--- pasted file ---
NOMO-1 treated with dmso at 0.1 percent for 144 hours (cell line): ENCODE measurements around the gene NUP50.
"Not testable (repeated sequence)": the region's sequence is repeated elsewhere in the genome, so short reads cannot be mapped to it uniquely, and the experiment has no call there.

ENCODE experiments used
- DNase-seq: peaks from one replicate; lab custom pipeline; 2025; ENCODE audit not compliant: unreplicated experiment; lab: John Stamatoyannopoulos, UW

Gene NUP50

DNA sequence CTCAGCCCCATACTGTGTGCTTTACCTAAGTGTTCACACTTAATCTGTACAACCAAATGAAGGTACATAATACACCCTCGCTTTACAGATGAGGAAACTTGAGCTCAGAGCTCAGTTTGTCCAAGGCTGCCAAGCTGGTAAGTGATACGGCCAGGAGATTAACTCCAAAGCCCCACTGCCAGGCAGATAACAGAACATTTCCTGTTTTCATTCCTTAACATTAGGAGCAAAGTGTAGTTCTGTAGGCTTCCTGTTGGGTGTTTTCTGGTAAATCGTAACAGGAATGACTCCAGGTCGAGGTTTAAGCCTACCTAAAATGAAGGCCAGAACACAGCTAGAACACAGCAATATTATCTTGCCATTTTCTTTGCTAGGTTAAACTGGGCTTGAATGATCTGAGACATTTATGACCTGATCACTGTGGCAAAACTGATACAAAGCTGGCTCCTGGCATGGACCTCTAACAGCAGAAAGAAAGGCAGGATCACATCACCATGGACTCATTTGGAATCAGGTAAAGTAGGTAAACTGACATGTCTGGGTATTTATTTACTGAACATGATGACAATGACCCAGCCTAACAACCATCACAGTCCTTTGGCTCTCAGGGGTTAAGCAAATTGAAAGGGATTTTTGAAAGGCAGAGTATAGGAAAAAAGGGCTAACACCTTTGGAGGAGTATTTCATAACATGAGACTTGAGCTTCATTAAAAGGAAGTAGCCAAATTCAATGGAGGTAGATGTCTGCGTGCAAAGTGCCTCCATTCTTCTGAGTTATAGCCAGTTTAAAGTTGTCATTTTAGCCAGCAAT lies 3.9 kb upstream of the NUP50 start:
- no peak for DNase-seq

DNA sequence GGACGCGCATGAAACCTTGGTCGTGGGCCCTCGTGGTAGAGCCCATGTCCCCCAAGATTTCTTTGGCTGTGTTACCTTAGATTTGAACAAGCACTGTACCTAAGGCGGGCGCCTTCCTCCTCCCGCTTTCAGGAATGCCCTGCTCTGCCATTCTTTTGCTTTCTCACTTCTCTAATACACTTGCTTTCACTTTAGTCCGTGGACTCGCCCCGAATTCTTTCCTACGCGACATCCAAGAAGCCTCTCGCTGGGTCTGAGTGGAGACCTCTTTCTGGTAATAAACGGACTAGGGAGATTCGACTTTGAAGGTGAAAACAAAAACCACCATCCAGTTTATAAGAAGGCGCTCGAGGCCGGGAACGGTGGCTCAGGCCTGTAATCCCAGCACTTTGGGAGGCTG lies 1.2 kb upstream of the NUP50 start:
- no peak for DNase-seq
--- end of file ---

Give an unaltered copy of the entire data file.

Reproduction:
NOMO-1 treated with dmso at 0.1 percent for 144 hours (cell line): ENCODE measurements around the gene NUP50.
"Not testable (repeated sequence)": the region's sequence is repeated elsewhere in the genome, so short reads cannot be mapped to it uniquely, and the experiment has no call there.

ENCODE experiments used
- DNase-seq: peaks from one replicate; lab custom pipeline; 2025; ENCODE audit not compliant: unreplicated experiment; lab: John Stamatoyannopoulos, UW

Gene NUP50

DNA sequence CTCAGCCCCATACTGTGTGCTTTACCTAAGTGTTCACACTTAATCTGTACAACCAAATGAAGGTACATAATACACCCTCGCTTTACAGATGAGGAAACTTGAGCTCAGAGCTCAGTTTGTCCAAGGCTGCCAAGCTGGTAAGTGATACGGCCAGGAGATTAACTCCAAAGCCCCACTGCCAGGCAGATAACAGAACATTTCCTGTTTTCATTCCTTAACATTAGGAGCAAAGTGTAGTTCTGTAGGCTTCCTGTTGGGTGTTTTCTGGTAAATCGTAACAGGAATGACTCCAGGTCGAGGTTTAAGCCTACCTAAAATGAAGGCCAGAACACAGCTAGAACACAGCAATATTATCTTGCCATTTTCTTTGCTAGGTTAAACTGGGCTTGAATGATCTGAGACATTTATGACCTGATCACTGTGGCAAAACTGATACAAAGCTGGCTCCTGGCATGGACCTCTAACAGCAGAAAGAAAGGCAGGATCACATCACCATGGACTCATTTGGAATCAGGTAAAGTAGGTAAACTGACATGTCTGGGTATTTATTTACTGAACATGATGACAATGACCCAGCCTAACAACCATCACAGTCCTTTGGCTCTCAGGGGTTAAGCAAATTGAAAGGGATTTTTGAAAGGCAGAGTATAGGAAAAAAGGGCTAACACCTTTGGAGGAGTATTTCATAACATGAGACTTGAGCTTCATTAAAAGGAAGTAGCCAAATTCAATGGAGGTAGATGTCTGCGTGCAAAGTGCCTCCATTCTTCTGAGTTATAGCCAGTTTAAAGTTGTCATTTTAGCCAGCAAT lies 3.9 kb upstream of the NUP50 start:
- no peak for DNase-seq

DNA sequence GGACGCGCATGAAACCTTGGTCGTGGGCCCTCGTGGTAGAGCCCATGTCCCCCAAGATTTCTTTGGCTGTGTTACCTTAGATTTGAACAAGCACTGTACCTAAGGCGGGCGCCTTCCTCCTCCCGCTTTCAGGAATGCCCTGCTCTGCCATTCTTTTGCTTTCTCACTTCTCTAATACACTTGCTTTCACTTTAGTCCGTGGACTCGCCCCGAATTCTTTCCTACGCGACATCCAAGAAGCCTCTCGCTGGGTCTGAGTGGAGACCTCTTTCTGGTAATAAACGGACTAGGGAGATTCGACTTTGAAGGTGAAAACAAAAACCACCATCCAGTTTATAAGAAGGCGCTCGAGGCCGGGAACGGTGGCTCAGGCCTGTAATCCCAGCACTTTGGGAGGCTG lies 1.2 kb upstream of the NUP50 start:
- no peak for DNase-seq